Morning Edition had an interview on Friday with Marcia McNutt, described as "one of the country's most influential scientists. A former opponent of the Keystone XL pipeline, she's now come around to support it. Her arguments were interesting and had a certain amount of sense in them, but she wrapped up with a couple of statements that strained reason, and one of them would get an "F" on a logic exam.
The argument against the pipeline is that it's being built to bring the Athabascan tar sands to market, and that we need those tar sands to stay in the ground if we're going to have any chance at all of preventing run-away climate change. McNutt observed that the tar sands are moving to market anyway, just by truck and by rail, and those means of transportation use a lot more energy than would a pipeline.
People have also raised concerns about the safety of the pipeline, and several recent spills and/or explosions have increased those fears. But truck and rail transport are also prone to accidents, as has also been recently demonstrated. McNutt argued that environmentalists would do better to cooperate, relinquishing opposition to the pipeline in return for (among other things) advanced safety features to make the pipeline really safe.
Those seem to me like serious arguments that are worth weighing in a discussion of Keystone, but other parts of her argument undercut her credibility. She observed that transport by pipeline is much cheaper than alternatives, and suggested that in this "austere" time there might be a way to use those savings as a source of funding for alternative energy sources.
Well, sure, in principle. From an aggregate perspective if the economy is saving money through cheaper transport of gas, it should have more means available for other things, like investments in green energy. But the oil companies were planning to pocket those savings, or maybe split them with consumers, so—again from an aggregate perspective—redirecting some of those savings toward green energy would be tantamount to a tax on tar sands extraction.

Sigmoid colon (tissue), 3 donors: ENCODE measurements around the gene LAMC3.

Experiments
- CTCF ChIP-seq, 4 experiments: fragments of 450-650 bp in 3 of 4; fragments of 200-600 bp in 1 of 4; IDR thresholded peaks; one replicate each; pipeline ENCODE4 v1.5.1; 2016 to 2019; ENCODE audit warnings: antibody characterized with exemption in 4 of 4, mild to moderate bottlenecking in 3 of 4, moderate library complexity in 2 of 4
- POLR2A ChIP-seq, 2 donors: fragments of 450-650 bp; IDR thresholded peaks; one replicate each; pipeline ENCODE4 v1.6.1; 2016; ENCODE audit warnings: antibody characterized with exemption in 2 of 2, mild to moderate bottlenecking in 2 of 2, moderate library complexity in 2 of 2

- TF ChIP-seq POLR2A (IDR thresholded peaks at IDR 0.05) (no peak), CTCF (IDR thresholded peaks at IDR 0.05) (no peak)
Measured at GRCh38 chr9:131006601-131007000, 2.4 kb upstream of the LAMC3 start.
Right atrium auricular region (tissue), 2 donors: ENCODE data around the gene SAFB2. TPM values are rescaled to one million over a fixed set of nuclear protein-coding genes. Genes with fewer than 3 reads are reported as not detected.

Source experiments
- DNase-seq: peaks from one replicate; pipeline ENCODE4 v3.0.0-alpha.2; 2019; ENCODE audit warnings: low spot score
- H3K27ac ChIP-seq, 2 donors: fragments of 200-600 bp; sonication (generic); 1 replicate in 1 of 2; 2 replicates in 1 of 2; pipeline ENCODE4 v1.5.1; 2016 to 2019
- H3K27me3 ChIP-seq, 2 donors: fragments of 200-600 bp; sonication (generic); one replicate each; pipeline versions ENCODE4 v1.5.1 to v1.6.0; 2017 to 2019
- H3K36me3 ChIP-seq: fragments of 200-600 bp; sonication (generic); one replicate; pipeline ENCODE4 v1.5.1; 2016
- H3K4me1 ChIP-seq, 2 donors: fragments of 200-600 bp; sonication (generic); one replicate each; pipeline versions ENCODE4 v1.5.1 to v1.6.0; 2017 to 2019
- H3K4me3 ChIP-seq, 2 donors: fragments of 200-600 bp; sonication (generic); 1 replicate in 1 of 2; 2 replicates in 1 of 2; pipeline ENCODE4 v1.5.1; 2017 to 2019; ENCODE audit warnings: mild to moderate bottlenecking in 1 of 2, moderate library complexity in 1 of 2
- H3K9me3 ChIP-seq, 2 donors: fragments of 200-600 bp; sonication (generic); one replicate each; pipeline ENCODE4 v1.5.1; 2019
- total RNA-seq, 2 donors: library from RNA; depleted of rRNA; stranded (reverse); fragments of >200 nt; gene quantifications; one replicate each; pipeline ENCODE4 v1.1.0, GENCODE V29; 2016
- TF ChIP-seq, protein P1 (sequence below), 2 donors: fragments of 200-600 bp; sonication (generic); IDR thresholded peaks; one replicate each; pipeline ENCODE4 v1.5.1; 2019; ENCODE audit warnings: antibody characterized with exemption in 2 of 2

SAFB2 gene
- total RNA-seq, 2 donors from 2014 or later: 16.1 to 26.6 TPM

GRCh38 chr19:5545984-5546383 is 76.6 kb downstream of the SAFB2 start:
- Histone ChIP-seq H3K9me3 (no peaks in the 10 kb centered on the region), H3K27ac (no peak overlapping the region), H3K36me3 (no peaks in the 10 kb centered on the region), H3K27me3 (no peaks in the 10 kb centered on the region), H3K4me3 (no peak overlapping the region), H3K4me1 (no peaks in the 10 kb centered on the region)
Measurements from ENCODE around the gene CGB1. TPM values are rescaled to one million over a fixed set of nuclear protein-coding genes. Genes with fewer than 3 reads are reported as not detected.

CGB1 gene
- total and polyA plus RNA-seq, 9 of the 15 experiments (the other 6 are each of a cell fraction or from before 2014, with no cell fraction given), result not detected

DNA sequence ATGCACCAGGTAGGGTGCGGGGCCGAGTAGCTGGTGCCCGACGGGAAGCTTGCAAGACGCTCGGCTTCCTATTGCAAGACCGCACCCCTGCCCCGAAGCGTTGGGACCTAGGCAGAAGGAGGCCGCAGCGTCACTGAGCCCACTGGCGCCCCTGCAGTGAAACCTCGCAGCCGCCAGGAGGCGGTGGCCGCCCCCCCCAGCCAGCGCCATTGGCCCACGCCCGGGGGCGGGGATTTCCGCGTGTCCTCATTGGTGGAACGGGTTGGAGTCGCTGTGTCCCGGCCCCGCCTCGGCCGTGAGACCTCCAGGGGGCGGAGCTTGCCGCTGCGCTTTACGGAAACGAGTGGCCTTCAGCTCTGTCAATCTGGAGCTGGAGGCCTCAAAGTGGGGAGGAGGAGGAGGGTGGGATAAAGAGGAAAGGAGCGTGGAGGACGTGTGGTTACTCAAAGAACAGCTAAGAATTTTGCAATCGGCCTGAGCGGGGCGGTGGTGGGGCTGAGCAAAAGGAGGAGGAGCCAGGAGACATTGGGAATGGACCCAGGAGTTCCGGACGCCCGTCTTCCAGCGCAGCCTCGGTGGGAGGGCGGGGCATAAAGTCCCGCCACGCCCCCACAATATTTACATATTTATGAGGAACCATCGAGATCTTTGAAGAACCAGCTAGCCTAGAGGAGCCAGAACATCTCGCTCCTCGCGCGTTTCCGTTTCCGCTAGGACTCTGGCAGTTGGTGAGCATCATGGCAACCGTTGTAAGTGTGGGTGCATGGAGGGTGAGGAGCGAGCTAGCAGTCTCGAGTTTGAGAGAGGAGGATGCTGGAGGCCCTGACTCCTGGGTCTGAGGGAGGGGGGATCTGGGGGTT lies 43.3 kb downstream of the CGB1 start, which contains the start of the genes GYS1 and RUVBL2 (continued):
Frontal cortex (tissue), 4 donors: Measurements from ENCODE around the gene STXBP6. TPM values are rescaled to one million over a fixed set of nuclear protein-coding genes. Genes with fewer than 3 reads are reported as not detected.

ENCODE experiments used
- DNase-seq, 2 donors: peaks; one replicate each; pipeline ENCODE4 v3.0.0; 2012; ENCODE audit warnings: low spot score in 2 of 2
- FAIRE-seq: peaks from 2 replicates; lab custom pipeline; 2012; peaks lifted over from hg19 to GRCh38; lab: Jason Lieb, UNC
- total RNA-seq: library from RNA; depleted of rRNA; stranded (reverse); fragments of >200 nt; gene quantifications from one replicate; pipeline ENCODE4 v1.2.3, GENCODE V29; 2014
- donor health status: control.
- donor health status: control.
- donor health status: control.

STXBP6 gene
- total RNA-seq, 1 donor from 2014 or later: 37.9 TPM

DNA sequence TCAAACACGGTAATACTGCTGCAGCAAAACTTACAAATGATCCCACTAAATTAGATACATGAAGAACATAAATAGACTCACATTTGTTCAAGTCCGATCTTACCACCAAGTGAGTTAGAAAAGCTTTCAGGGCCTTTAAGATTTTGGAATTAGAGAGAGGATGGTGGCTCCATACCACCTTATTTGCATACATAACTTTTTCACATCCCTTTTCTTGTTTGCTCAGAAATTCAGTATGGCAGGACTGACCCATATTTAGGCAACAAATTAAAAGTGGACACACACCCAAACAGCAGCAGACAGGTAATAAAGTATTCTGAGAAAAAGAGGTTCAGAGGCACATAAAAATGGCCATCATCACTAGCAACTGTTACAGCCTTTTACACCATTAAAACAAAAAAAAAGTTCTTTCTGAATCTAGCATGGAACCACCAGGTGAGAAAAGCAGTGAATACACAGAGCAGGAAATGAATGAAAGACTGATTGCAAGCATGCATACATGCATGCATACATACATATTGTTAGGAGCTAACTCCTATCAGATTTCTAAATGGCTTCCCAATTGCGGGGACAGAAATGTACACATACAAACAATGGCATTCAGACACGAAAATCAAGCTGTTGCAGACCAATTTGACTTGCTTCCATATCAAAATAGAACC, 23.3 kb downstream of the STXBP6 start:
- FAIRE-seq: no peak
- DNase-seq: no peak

Look at the political situation today.
The fossil-fuel industry has successfully fought off any serious action on climate since the Clinton administration. Among the things that they've resisted have been carbon taxes or cap-and-trade systems, the two least "interventionist" ways of doing even a little bit about climate-changing emissions. That history doesn't give much confidence that the deal McNutt proposes would actually fly.
Besides, the framing is misguided. By "austere" she presumably means there isn't much money available for worthy projects like green energy, but that's a political choice, not an act of the gods. If you look at the underutilization of labor and of manufacturing capacity, we're physically capable of doing lots more than we're doing. And the government can borrow long-term at rates that are near historic lows (or it could raise taxes to the "disastrous" levels of the 1990s), so the lack of money is a choice, not an unalterable constraint.